The story concerns Cornelius Suttree, a man of apparently wealthy background who, for reasons that remain mysterious, abandons his family and friends to live in a dilapidated houseboat on the Tennessee river and hang out with a bunch of colorful miscreants. The story, rather like a river itself, meanders all over the place with not much purpose aside from staying close to Suttree.
It's the funniest McCarthy book I've read:
Come in here, Worm, called J-Bone. Get ye a drink of this good whiskey.It's violent, but not as brutal as Blood Meridian--it's more poignant and touching.
Hazelwood entered smiling and took the bottle. He tilted it and sniffed and gave it back.
The last time I drank some of that shit I like to died. I stunk from the inside out. I laid in a tub of hot water all day and climbed out and dried and you could still smell it. I had to burn my clothes. I had the dry heaves, the drizzlin shits, the cold shakes and the jakeleg. I can think about it now and feel bad.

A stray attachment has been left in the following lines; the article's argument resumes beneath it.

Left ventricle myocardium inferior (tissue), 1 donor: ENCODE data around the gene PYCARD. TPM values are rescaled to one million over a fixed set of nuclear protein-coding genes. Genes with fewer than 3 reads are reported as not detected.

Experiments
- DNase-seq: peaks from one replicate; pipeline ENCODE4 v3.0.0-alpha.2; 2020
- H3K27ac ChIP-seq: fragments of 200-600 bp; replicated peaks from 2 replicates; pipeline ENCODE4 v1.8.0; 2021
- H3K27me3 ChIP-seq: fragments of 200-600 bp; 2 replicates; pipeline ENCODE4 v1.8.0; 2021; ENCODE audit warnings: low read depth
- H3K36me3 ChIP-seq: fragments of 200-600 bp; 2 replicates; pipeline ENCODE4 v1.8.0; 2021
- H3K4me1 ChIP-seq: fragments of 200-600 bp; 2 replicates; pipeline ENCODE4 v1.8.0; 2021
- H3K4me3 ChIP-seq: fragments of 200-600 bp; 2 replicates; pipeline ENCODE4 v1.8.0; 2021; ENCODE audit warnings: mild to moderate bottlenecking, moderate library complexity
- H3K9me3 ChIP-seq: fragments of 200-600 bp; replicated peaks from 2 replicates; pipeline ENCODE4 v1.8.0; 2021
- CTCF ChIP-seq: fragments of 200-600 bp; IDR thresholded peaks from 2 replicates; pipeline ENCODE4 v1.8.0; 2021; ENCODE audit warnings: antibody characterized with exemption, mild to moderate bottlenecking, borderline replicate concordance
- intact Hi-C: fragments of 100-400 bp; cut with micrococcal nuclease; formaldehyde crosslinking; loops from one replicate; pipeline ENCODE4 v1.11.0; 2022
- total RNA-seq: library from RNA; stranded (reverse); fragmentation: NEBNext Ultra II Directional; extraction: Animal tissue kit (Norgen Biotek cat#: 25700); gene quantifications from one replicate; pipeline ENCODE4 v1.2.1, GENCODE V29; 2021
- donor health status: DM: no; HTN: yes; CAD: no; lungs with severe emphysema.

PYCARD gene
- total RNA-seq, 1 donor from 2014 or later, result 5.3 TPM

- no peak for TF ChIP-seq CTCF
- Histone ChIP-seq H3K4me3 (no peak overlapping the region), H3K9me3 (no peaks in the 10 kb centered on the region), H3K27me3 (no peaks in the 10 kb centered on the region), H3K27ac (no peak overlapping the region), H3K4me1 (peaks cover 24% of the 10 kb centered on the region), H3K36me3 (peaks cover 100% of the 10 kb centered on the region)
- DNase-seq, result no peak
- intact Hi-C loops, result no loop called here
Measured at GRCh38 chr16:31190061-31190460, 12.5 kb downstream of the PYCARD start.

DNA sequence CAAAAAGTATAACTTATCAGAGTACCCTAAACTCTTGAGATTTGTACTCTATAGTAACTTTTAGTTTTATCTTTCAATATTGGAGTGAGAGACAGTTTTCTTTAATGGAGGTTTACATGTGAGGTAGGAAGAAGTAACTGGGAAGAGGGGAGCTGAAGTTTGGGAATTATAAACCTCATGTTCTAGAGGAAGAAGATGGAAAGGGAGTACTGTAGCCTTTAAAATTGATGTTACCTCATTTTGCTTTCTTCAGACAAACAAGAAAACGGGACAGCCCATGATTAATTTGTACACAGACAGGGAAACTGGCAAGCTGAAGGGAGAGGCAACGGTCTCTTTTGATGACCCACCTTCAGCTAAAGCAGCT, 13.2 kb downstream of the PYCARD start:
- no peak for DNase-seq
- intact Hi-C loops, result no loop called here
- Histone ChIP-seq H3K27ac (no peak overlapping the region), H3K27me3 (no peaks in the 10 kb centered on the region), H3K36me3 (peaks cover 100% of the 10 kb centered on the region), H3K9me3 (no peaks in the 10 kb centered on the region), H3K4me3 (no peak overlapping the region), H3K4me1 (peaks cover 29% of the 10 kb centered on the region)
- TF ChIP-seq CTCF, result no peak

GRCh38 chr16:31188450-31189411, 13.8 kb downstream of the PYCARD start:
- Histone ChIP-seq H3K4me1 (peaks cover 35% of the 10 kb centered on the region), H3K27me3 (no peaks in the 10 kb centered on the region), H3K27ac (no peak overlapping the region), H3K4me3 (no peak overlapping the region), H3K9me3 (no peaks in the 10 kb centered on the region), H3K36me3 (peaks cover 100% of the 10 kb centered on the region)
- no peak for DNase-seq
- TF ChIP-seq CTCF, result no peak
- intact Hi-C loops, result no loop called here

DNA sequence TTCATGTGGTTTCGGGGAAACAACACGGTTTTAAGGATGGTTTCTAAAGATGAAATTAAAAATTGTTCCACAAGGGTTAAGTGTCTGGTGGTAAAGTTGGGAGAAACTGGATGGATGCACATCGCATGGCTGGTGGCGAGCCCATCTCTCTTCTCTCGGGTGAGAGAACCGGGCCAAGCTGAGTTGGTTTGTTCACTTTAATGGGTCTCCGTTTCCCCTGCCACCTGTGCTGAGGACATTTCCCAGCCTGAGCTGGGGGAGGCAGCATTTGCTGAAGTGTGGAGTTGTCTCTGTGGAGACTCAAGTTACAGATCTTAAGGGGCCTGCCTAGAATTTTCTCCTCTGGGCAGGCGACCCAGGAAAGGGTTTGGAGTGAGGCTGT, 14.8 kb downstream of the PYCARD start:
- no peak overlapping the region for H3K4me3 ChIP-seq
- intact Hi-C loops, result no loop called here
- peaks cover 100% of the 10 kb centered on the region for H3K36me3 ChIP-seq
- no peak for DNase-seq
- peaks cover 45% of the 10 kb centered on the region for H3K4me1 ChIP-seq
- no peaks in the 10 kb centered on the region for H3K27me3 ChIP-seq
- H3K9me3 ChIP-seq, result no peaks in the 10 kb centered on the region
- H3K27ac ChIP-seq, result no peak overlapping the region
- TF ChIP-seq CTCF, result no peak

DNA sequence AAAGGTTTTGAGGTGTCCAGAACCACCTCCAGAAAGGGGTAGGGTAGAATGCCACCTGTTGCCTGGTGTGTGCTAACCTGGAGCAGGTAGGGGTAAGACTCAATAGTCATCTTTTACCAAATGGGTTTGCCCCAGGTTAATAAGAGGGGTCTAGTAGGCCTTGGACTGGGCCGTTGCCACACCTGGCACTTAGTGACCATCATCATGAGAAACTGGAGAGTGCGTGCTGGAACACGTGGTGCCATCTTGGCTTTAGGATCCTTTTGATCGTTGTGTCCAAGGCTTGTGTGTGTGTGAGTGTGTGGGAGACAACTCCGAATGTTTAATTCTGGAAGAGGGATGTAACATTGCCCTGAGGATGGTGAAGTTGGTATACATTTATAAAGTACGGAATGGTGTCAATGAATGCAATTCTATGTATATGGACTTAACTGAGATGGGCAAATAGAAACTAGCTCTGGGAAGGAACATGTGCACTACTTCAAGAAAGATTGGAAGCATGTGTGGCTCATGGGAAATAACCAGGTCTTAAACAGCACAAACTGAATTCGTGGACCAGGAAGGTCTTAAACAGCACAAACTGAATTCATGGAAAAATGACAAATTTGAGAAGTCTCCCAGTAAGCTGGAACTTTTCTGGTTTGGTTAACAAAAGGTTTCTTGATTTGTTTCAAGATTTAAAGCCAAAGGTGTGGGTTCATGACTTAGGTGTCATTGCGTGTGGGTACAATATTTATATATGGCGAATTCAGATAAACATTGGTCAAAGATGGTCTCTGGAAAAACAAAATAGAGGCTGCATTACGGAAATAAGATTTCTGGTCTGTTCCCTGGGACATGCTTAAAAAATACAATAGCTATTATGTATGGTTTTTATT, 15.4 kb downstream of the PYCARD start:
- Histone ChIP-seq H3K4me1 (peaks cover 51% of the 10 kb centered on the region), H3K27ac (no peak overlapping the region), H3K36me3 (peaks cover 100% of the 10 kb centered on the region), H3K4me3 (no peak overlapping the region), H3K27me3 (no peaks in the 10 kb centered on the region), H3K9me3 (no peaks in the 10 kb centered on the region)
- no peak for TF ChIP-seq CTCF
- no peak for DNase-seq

Hell Worm, this is good whusk.
Worm’s put down my whiskey, Bud.
I think you better put it down before it puts you down. You’ll find your liver in your sock some morning.
Like many McCarthy books the mind of the main character is fairly obscure. Throughout much of Suttree I was wondering, "Why in hell is he doing that?" For a character that has made such a profound decision as leaving his wife and kids, that lack of motivation was frustrating. I thought the no-thoughts technique worked better in Blood Meridian, where I got the impression that the protagonist was just bouncing around reacting to things.
Still, these are relatively minor complaints. Tragic and hilarious, this was a superb read, high McCarthy in fine form.